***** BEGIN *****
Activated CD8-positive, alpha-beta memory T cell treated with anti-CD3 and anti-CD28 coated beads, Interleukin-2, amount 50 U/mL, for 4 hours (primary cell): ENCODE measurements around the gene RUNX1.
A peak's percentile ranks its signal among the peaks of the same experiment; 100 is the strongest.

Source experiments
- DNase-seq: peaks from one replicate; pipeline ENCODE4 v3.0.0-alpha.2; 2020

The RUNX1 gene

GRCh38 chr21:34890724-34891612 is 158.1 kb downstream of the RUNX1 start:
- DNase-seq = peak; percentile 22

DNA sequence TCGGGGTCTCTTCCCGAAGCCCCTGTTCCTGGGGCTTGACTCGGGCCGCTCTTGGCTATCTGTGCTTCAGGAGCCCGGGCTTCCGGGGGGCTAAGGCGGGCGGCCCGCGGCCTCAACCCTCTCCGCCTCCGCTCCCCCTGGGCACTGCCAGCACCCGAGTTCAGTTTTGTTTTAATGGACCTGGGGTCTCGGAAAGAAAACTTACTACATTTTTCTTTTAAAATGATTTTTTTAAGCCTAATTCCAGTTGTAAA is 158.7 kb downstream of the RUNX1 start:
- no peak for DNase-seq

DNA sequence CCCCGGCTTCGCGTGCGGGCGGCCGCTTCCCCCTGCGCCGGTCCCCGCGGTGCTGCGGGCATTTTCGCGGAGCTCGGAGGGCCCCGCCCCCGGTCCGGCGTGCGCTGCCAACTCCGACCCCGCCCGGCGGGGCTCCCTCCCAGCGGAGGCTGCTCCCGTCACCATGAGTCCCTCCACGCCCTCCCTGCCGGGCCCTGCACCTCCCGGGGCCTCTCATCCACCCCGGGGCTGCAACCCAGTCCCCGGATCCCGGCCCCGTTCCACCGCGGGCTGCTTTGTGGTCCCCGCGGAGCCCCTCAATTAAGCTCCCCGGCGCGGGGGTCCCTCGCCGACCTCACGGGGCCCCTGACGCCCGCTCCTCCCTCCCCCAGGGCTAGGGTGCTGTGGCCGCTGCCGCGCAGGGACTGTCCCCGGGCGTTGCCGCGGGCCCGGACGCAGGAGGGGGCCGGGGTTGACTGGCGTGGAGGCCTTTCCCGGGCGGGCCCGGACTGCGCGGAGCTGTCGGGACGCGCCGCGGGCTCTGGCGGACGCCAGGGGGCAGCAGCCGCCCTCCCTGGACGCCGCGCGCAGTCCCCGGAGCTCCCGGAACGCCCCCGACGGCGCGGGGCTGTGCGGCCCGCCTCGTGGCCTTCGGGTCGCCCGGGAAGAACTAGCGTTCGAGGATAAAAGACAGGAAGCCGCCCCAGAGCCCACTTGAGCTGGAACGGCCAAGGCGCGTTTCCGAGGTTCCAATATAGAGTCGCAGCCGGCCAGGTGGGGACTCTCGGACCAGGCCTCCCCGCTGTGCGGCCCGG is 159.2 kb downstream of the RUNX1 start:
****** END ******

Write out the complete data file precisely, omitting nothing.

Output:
Activated CD8-positive, alpha-beta memory T cell treated with anti-CD3 and anti-CD28 coated beads, Interleukin-2, amount 50 U/mL, for 4 hours (primary cell): ENCODE measurements around the gene RUNX1.
A peak's percentile ranks its signal among the peaks of the same experiment; 100 is the strongest.

Source experiments
- DNase-seq: peaks from one replicate; pipeline ENCODE4 v3.0.0-alpha.2; 2020

The RUNX1 gene

GRCh38 chr21:34890724-34891612 is 158.1 kb downstream of the RUNX1 start:
- DNase-seq = peak; percentile 22

DNA sequence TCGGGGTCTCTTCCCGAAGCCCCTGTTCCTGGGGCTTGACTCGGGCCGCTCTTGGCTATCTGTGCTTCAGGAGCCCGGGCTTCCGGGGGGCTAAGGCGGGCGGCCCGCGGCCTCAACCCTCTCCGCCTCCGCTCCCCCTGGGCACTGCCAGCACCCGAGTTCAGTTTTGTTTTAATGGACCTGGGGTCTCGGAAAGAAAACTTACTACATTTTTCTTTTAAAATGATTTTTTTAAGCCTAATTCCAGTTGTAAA is 158.7 kb downstream of the RUNX1 start:
- no peak for DNase-seq

DNA sequence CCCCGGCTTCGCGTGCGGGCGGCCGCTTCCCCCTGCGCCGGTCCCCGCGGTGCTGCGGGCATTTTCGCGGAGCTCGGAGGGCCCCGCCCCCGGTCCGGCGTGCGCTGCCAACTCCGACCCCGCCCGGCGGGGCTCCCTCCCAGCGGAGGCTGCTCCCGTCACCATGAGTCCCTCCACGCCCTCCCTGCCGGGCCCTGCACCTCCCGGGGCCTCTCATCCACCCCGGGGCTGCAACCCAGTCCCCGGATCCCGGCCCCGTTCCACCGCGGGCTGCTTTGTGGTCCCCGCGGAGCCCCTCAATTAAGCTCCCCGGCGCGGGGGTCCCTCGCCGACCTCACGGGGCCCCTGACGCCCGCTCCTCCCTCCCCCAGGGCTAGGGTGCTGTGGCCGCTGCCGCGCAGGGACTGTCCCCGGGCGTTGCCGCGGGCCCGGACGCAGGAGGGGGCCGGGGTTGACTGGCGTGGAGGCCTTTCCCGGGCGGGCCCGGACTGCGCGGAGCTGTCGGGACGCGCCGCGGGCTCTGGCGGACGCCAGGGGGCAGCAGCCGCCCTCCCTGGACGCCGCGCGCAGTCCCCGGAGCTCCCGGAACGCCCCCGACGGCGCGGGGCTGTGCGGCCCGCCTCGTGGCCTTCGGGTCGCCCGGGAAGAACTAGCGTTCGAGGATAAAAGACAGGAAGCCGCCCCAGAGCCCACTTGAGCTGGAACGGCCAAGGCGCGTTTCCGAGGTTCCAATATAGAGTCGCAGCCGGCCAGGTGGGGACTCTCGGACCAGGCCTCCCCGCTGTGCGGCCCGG is 159.2 kb downstream of the RUNX1 start: